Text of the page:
It's extending its Intelligence and Control Services to include E-mail security and anti-phishing offerings.
Managed security and network services company VeriSign Inc. on Monday joined the battle against spam and online fraud. With technology licensed from FrontBridge Technologies, Sophos, Symantec, and Trend Micro, the company is extending its Intelligence and Control Services to include E-mail security and anti-phishing offerings.
The anti-spam service includes spam filtering, virus scanning, disaster recovery, quarantine options, and policy enforcement. The anti-phishing offering focuses on prevention, detection, response, forensics, and reporting, echoing the aggressive stance MasterCard International Inc. took with the announcement last week of a related anti-phishing service.
"It's pretty clear legislation won't work," Chad Kinzelberg, VP of SSL at VeriSign, says about spam and online fraud. "We believe it will be a service approach."
Steve Jillings, president and CEO of FrontBridge, says a managed service has become a necessity because companies can't scale their hardware to match the growth of spam. "Eighty-four percent of the E-mail we see is spam," he says. "The place to deal with that is out in the cloud. If this goes unchecked, it has serious implications for the longevity of E-mail. Customers are being brought to their knees because they can't handle the problem."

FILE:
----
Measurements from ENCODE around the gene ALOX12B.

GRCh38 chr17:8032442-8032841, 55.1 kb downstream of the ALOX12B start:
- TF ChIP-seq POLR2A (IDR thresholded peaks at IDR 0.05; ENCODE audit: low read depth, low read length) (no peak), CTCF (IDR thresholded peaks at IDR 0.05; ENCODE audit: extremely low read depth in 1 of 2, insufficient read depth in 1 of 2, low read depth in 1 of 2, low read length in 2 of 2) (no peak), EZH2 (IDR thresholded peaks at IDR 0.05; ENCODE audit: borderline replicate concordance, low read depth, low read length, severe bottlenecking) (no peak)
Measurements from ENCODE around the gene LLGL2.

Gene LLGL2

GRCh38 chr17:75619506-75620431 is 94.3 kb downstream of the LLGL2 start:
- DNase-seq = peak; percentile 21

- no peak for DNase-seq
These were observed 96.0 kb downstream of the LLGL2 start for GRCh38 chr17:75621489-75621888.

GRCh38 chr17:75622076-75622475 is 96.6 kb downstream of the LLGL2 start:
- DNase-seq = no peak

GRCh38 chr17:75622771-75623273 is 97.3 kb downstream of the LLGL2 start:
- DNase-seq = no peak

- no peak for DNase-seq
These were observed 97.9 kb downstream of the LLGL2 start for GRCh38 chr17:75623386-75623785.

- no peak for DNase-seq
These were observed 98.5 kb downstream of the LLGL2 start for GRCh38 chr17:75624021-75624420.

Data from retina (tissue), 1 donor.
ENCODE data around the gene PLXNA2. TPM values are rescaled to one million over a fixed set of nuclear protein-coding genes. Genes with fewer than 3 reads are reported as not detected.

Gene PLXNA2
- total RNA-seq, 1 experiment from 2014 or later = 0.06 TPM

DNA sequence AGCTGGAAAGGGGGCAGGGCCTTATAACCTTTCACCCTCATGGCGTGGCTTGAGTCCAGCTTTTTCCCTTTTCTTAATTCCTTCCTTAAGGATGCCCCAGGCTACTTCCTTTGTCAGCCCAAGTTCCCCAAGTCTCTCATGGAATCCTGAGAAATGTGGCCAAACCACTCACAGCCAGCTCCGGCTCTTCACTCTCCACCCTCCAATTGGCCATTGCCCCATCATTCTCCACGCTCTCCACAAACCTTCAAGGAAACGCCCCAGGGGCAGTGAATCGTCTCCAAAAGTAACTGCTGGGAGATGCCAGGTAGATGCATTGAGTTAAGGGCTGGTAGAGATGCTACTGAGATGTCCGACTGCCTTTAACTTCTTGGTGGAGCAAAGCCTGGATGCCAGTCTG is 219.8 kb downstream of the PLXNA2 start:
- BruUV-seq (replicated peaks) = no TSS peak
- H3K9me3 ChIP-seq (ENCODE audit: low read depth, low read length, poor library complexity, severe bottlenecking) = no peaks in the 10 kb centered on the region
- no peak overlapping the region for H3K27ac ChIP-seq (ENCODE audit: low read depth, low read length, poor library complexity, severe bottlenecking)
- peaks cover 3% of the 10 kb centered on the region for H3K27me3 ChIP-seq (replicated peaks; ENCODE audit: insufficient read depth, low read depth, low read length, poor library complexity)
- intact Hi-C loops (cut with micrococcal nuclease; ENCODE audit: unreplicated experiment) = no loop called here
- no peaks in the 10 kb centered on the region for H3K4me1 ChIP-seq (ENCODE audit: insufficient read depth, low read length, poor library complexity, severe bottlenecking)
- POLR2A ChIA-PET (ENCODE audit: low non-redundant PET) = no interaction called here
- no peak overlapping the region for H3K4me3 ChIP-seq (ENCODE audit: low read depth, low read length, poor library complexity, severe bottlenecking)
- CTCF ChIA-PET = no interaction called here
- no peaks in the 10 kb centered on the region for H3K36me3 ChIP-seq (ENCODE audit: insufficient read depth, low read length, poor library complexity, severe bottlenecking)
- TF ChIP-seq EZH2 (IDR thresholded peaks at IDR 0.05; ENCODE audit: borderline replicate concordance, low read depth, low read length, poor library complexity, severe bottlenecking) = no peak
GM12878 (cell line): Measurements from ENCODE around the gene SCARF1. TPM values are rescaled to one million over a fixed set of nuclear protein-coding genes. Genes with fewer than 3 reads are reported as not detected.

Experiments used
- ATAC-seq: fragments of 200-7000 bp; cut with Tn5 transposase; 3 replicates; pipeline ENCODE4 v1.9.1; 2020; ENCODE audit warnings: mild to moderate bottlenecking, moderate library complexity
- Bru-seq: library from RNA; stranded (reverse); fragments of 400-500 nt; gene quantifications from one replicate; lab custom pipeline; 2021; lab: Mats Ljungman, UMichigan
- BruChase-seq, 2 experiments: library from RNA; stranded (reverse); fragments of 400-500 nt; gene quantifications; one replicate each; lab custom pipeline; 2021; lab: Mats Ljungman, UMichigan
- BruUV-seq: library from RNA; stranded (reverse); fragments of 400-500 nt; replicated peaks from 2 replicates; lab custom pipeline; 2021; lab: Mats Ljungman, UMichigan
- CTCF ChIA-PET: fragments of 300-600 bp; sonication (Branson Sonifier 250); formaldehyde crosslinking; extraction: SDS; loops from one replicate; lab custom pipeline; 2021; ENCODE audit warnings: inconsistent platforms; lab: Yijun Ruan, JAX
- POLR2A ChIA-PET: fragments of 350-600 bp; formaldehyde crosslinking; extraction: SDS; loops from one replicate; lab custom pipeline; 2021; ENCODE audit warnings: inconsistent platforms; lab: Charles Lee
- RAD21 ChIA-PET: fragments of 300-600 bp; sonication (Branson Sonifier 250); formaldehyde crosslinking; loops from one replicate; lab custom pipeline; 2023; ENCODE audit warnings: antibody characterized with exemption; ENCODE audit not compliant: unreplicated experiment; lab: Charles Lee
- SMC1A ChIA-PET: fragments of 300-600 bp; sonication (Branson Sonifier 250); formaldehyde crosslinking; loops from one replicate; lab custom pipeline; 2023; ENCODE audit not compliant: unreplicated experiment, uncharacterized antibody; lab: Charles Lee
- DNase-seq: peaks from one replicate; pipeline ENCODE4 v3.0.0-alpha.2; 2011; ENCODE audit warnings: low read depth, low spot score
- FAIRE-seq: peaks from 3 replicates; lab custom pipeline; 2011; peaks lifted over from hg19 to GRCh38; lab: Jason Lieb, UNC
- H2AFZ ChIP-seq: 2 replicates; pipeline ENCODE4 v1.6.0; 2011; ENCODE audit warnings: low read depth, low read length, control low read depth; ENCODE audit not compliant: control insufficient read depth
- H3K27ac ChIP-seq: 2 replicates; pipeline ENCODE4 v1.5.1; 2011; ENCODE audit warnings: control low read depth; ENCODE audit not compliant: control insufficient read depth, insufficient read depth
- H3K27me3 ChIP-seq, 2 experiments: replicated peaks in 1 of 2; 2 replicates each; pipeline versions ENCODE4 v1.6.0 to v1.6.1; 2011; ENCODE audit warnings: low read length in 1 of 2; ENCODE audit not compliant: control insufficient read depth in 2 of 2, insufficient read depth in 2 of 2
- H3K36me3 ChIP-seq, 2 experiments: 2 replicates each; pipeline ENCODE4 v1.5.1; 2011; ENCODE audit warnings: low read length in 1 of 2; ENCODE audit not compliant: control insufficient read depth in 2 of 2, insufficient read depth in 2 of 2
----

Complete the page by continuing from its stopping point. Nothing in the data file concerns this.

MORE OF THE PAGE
While companies continue to bring offerings to market, the problem is far from solved, and Kinzelberg believes it will remain an issue. "I don't see it going away," he says. "Not with the kind of response rates we're seeing." A recent Gartner survey suggests a 3% response rate for phishing attacks, which exceeds the response rate for many legitimate E-mail-marketing campaigns.
"Phishing started small, but it's becoming a dangerous new trend," says Rebecca Whitener, director of security and privacy services at IT services firm EDS. "There isn't an industry that's not affected by this. The lack of confidence is something that spreads across all buying activity."
Whitener points to a number of surveys that indicate spam and phishing are eroding confidence in E-commerce. For example, an October survey by the nonprofit Pew Internet & American Life Project found that the majority of E-mail users had become less trusting of E-mail in general as a result of spam. Banks, in particular, she says, are worried that it will erode confidence in online banking. She stresses that companies need to focus on security policies and processes, and to communicate quickly with stakeholders when problems arise. User education is critical too, she says.
If suspicion is the first step in that education, that's a good thing, contends Richi Jennings, an analyst at messaging research firm Ferris Research. "People generally have been far too trustful of E-mail," he wrote in an E-mail. "These days, anyone can buy a domain and point it at his or her Web space and publish well-presented content with a click of the mouse in a FrontPage template."
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